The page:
The party says it has hit a milestone, reaching 10,000 registered voters in the state.
Defensive captain Junior Galette is disgusted by the Saints' sluggish start.
The use of $60 million in Louisiana's public school financing formula to pay for nearly three dozen charter schools violates the state constitution, a statewide teachers' union claimed Monday in a lawsuit.
Security breach at White House; Bejing won't back down from protesters; pressure on third-graders and more national and international news for Tuesday, September 30, 2014.
Tuesday's Blogs from the Bog!
Lafayette Regional seeking new leadership after longtime director Greg Roberts’ June resignation.
February trial date indicates parties were unable to negotiate a settlement.
T&T show behind the scenes
Four bedroom in Breaux Bridge or four bedroom in Opelousas
Acadiana's nightlife guide.
Gov. Bobby Jindal has been viewed as a health care policy wonk, and he's tried to build on that image ahead of a likely 2016 presidential campaign, positioning himself as the candidate with substantive ideas.
Jerry Jones watched what he called the best effort he's seen in 25 years as owner of the Dallas Cowboys in the first half, and that was before Tony Romo had the longest scramble of his career and DeMarco Murray finished off yet another 100-yard game.
Two of the most recognizable women in Republican politics, Sarah Palin and Mary Matalin, have been heavily involved in Louisiana’s current election cycle.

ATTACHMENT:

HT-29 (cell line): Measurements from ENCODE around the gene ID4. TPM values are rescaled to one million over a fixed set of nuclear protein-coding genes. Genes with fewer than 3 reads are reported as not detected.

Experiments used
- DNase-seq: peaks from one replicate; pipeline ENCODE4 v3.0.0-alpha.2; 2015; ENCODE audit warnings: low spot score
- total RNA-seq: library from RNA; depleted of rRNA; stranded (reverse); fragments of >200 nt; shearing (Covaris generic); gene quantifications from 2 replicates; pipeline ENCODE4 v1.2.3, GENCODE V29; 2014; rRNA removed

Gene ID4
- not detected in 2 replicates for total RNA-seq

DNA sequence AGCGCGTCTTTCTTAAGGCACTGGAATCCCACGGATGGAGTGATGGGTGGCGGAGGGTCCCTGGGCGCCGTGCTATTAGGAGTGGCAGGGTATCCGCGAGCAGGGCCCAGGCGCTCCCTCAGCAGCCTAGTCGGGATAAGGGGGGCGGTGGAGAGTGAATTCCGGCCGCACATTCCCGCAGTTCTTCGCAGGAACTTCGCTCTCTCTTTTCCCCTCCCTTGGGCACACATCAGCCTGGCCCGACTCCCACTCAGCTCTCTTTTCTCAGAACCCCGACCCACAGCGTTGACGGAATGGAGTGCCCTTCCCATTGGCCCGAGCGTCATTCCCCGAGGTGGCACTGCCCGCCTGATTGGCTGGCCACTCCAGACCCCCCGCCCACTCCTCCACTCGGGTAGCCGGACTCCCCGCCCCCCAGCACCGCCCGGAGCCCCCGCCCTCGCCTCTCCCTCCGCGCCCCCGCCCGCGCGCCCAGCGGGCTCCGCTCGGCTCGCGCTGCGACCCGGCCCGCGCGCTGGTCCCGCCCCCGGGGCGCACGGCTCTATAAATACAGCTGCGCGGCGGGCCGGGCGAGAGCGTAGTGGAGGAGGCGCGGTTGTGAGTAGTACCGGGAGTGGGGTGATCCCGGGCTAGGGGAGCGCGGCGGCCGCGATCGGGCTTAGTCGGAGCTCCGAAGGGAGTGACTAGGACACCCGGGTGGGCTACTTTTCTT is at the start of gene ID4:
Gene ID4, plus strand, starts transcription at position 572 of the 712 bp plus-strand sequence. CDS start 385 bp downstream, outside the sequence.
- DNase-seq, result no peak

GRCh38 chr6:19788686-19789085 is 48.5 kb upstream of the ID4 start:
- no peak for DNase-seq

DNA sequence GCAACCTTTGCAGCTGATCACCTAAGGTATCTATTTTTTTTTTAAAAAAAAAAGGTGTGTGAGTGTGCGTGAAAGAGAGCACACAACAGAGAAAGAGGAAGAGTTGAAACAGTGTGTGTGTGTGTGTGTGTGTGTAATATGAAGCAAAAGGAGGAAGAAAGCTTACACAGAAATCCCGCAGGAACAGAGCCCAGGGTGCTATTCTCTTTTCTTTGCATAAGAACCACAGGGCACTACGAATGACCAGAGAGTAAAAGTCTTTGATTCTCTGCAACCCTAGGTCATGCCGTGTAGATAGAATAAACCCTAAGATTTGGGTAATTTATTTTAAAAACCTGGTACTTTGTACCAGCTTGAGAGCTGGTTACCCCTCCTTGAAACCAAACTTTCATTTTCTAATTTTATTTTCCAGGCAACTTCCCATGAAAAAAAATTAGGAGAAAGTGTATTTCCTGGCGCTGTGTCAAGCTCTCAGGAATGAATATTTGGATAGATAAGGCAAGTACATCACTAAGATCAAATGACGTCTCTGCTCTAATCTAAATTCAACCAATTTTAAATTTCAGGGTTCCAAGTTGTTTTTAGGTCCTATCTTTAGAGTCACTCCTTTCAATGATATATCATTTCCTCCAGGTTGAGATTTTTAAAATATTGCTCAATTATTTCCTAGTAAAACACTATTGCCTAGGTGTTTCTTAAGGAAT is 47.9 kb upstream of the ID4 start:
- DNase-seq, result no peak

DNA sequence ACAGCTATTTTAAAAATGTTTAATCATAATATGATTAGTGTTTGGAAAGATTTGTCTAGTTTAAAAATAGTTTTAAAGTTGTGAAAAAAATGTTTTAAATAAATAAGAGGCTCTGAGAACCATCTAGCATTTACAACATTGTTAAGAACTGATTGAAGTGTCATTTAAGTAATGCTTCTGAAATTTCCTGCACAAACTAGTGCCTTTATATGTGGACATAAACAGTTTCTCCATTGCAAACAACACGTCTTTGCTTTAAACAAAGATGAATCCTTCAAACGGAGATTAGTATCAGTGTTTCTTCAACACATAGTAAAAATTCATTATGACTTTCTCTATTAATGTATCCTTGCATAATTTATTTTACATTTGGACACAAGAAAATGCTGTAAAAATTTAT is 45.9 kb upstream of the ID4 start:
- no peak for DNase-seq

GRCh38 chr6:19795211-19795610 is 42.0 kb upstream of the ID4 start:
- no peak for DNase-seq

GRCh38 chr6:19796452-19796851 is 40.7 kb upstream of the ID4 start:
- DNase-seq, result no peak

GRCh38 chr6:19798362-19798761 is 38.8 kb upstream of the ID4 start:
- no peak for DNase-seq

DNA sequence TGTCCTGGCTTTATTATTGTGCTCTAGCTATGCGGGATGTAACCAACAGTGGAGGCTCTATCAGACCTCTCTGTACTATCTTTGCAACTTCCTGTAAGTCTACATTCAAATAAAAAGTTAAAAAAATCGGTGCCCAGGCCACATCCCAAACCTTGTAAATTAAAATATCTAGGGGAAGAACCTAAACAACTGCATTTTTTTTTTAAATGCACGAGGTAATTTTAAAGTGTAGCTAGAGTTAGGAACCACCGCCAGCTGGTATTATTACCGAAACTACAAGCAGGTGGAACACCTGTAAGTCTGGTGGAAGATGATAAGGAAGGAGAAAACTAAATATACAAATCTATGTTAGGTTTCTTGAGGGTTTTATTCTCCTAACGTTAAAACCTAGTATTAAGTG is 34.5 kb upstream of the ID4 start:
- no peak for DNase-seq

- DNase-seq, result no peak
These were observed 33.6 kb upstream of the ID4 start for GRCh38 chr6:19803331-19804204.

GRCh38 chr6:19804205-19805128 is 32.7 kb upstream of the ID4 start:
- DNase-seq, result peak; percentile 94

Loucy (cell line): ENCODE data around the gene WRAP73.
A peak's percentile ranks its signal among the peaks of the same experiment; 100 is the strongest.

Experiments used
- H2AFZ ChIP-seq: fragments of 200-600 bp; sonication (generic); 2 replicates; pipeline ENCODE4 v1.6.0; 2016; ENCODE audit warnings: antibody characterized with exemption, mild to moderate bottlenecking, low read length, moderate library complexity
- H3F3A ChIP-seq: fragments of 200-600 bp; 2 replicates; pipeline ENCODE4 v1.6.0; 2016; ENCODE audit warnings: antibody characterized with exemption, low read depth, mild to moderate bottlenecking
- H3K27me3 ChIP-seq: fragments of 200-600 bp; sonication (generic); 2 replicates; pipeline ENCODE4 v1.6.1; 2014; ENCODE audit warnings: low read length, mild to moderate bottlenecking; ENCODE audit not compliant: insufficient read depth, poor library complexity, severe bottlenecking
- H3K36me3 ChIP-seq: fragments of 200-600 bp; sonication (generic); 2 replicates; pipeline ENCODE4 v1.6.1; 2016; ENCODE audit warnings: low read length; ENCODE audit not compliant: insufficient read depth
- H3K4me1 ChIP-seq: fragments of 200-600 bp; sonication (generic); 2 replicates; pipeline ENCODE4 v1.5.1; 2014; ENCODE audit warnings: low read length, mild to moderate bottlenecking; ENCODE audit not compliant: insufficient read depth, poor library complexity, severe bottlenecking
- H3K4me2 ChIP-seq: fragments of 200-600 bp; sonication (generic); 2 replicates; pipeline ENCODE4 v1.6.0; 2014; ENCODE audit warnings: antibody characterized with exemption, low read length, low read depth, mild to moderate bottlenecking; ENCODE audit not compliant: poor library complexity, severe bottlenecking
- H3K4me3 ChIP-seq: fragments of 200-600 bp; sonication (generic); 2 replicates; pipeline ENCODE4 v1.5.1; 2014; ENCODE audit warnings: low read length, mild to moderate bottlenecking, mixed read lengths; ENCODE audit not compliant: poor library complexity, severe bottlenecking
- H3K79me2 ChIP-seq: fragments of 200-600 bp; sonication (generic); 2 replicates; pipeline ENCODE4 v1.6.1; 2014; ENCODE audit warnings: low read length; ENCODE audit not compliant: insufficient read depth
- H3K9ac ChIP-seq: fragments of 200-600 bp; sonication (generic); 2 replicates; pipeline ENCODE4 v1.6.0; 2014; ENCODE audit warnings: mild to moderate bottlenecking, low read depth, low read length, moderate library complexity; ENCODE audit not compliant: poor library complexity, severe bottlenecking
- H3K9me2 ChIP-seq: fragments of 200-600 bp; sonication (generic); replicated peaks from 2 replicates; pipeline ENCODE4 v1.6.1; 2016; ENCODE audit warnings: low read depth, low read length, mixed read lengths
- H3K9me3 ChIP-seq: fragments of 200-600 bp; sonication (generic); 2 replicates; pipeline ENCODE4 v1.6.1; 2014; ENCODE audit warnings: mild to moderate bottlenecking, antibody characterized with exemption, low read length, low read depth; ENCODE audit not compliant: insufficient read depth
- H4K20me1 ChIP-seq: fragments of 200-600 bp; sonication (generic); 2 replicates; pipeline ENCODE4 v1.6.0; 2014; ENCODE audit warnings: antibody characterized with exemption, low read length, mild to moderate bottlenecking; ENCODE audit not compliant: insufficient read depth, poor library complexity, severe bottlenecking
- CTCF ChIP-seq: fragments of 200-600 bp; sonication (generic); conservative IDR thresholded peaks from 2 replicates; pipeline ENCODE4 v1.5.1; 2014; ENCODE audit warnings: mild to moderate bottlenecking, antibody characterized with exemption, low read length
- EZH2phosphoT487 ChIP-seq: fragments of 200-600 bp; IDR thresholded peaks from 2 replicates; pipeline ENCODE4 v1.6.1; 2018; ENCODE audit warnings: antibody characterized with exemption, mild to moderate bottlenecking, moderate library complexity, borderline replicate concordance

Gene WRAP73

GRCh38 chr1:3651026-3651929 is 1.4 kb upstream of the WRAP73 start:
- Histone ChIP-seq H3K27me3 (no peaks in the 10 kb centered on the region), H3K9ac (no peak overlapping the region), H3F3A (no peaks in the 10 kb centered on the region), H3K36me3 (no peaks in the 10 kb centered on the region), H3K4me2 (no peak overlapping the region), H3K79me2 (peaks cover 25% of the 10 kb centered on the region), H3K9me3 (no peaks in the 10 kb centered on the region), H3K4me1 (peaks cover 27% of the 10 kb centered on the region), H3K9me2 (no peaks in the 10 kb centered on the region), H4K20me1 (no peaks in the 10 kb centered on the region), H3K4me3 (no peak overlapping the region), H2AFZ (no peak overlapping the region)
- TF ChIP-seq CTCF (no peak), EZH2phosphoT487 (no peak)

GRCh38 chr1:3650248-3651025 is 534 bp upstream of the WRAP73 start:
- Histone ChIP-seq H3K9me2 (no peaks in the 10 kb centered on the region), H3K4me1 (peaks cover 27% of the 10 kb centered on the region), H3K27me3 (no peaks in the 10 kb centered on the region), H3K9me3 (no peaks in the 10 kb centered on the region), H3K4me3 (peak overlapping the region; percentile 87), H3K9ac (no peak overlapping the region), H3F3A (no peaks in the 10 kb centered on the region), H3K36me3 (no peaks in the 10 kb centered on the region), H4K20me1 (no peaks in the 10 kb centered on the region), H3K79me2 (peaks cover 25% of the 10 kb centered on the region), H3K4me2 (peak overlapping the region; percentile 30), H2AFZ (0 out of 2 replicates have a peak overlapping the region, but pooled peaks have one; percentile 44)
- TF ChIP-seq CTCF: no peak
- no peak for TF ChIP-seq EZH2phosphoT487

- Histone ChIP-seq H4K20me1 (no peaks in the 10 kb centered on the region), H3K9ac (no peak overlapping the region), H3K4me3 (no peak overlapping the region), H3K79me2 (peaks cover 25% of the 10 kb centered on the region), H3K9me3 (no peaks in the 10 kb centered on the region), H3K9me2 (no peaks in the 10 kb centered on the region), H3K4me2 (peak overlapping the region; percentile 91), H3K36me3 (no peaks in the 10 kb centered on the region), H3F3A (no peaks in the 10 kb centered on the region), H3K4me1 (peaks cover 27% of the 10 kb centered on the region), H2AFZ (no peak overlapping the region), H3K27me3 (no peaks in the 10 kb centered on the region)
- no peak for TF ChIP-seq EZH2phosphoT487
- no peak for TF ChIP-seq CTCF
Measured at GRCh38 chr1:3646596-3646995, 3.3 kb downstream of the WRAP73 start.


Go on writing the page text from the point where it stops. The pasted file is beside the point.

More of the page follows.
Even though the Louisiana Democratic Party has thrown its support behind former Gov. Edwin Edwards’ congressional bid, national Democrats are not expected to follow suit.
“[Mike] is no longer the energetic ADA that his recent ad is trying to portray. I just think Mike needs to get the hell out.” — Kermit Harson, DA Mike Harson’s brother
The New Orleans Saints have listed Jonathan Goodwin as questionable for Sunday night's game in Dallas, raising the prospect that second-year pro Tim Lelito will start at center for the first time.
The U.S. rig count peaked at 4,530 in 1981 and bottomed at 488 in 1999.
The state labor department figures released Friday show the initial claims decreased to 2,068 from the previous week's total of 2,071. For the comparable week a year earlier, there were 2,494 claims.
Museum of Fear opens its 2014 season with more scares than ever before.